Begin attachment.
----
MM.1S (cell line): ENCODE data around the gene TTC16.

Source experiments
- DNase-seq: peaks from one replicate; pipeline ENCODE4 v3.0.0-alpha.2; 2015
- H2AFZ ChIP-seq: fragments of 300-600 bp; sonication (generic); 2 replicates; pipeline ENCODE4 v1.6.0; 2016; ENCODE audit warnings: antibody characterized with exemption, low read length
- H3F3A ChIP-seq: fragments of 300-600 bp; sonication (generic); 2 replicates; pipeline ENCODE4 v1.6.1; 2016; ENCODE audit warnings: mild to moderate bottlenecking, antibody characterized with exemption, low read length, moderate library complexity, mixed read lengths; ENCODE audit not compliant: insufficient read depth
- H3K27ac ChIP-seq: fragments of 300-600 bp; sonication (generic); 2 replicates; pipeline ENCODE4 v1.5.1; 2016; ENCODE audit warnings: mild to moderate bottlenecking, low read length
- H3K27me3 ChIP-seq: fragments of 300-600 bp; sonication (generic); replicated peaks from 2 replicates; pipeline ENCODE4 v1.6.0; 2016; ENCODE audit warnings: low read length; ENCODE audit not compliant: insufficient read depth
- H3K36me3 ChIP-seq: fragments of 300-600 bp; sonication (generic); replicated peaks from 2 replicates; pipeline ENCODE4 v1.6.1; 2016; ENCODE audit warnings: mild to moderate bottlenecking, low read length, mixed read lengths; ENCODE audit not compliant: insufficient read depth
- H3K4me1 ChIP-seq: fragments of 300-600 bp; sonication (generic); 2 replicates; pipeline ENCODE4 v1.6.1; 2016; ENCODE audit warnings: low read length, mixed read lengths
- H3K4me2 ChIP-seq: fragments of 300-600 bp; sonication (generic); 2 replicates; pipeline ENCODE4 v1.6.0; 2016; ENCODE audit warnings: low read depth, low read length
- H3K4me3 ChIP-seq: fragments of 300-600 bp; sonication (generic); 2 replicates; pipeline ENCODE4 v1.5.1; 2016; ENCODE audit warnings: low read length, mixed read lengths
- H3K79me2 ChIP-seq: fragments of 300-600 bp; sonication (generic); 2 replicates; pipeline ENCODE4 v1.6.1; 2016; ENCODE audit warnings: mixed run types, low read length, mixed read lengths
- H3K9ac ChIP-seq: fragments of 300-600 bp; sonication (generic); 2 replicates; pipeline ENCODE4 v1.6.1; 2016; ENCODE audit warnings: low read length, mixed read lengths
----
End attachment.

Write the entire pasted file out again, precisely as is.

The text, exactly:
MM.1S (cell line): ENCODE data around the gene TTC16.

Source experiments
- DNase-seq: peaks from one replicate; pipeline ENCODE4 v3.0.0-alpha.2; 2015
- H2AFZ ChIP-seq: fragments of 300-600 bp; sonication (generic); 2 replicates; pipeline ENCODE4 v1.6.0; 2016; ENCODE audit warnings: antibody characterized with exemption, low read length
- H3F3A ChIP-seq: fragments of 300-600 bp; sonication (generic); 2 replicates; pipeline ENCODE4 v1.6.1; 2016; ENCODE audit warnings: mild to moderate bottlenecking, antibody characterized with exemption, low read length, moderate library complexity, mixed read lengths; ENCODE audit not compliant: insufficient read depth
- H3K27ac ChIP-seq: fragments of 300-600 bp; sonication (generic); 2 replicates; pipeline ENCODE4 v1.5.1; 2016; ENCODE audit warnings: mild to moderate bottlenecking, low read length
- H3K27me3 ChIP-seq: fragments of 300-600 bp; sonication (generic); replicated peaks from 2 replicates; pipeline ENCODE4 v1.6.0; 2016; ENCODE audit warnings: low read length; ENCODE audit not compliant: insufficient read depth
- H3K36me3 ChIP-seq: fragments of 300-600 bp; sonication (generic); replicated peaks from 2 replicates; pipeline ENCODE4 v1.6.1; 2016; ENCODE audit warnings: mild to moderate bottlenecking, low read length, mixed read lengths; ENCODE audit not compliant: insufficient read depth
- H3K4me1 ChIP-seq: fragments of 300-600 bp; sonication (generic); 2 replicates; pipeline ENCODE4 v1.6.1; 2016; ENCODE audit warnings: low read length, mixed read lengths
- H3K4me2 ChIP-seq: fragments of 300-600 bp; sonication (generic); 2 replicates; pipeline ENCODE4 v1.6.0; 2016; ENCODE audit warnings: low read depth, low read length
- H3K4me3 ChIP-seq: fragments of 300-600 bp; sonication (generic); 2 replicates; pipeline ENCODE4 v1.5.1; 2016; ENCODE audit warnings: low read length, mixed read lengths
- H3K79me2 ChIP-seq: fragments of 300-600 bp; sonication (generic); 2 replicates; pipeline ENCODE4 v1.6.1; 2016; ENCODE audit warnings: mixed run types, low read length, mixed read lengths
- H3K9ac ChIP-seq: fragments of 300-600 bp; sonication (generic); 2 replicates; pipeline ENCODE4 v1.6.1; 2016; ENCODE audit warnings: low read length, mixed read lengths